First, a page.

In this video I share my experience in dealing with a Sesamoid Injury and healing suggestions that worked for me
Sesamoid Foot Injury. Here’s What Worked for Me In Healing.
What the heck are sesamoids?
A sesamoid is a bone embedded in a tendon. Sesamoids are found in several joints in the body. In the normal foot, the sesamoids are two jelly bean-sized bones located in the ball of the foot, beneath the big toe joint. The sesamoids act as a pulley for tendons, their primary function is to help raise and lower the big toe with each step (allowing you to push off your foot when you walk, run, dance, or jump). The sesamoids also serve as a weight bearing surface for the first metatarsal bone (the long bone connected to the big toe), absorbing the weight placed on the ball of the foot when walking, running and jumping.
Sesamoid injuries can involve the bones, tendons and/or surrounding tissue in the joint. They are common with activities requiring increased pressure on the ball of the foot, like running, basketball, football, golf, tennis and ballet. People with high arches or flexible feet are at risk for developing sesamoid problems. High-heeled shoes can also be a contributing factor.
Lucky for me, I did ALL of the above before my injury: running, dancing, jumping, and high heel shoe wearing with high arches and flexible feet. I was a prime candidate for a Sesamoid Injury.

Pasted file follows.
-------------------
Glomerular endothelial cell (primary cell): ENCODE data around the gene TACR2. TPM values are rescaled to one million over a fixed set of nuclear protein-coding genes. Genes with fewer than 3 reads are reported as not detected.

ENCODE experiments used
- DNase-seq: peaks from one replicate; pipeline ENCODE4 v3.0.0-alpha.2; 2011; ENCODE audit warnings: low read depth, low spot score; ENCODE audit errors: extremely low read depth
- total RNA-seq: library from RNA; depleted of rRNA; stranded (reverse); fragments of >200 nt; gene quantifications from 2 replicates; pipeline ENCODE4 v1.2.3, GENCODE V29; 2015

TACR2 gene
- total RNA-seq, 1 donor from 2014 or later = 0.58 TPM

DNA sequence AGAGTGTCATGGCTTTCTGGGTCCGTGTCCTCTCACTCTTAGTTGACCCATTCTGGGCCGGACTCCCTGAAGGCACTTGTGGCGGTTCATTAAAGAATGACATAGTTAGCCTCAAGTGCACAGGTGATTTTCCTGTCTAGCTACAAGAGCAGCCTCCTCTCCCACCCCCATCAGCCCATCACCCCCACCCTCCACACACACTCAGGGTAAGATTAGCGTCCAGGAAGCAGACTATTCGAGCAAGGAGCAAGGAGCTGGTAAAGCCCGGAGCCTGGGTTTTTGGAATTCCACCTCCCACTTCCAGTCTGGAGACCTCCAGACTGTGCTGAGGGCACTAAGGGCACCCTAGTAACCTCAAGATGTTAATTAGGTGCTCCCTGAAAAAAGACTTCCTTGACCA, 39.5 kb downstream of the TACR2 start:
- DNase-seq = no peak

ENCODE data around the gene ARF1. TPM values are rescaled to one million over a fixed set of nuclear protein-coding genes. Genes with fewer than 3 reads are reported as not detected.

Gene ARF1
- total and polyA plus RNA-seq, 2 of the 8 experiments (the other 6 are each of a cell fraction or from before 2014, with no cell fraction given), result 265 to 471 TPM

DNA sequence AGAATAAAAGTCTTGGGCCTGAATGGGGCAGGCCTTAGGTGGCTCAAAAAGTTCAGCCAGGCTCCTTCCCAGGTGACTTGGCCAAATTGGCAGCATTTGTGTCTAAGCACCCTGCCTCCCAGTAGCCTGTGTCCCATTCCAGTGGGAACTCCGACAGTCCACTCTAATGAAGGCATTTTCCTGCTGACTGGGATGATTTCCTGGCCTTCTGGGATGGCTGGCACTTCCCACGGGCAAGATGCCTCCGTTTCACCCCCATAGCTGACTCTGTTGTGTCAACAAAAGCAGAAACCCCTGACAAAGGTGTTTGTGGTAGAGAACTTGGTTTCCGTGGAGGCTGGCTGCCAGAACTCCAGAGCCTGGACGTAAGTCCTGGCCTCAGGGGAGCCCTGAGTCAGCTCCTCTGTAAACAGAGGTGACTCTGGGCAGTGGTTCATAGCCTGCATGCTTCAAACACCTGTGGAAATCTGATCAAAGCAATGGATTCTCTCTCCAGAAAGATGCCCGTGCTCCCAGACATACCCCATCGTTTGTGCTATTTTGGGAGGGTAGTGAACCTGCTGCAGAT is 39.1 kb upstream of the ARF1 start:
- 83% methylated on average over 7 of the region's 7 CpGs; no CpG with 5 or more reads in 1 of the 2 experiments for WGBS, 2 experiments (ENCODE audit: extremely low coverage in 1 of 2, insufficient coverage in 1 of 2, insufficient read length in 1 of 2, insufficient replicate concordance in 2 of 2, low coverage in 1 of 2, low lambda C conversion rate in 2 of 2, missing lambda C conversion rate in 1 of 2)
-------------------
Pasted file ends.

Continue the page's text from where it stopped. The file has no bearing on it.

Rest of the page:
What are the symptoms of a Sesamoid Injury?
- Pain is focused under the big toe on the ball of the foot. With sesamoiditis, pain may develop gradually, whereas with a fracture, the pain will be immediate. For me, I literally couldn’t walk with my injury. It was too painful.
- Swelling and bruising may or may not be present.
- There may be difficulty and pain when bending and straightening the big toe.
Sesamoid Injury Healing Suggestions
Because the sesamoid bones are weight bearing, they are incredibly tough to heal. We are always using our feet, and the only break they get to repair & heal is while we sleep. But DONT get discouraged! You can heal from a Sesamoid Injury! You just have to be patient, smart, and have the right team of professionals to work with. I have found some ways to help in healing from a Sesamoid Injury and want to share them with you. But first, before we get into what has worked and is currently working for me, you should know a few things:
I am not a doctor. This is all based on my personal experience and research. Please LISTEN to your body, do your own research and investigating. These are just tips that will hopefully give you some insight and healing.
To completely heal, you MUST be diligent and take healing seriously the entire time. You have to become more stubborn than the injury itself.
A few thoughts on healing Sesamoid Injury based off my personal story:
Initial stage of Healing a Sesamoid Injury: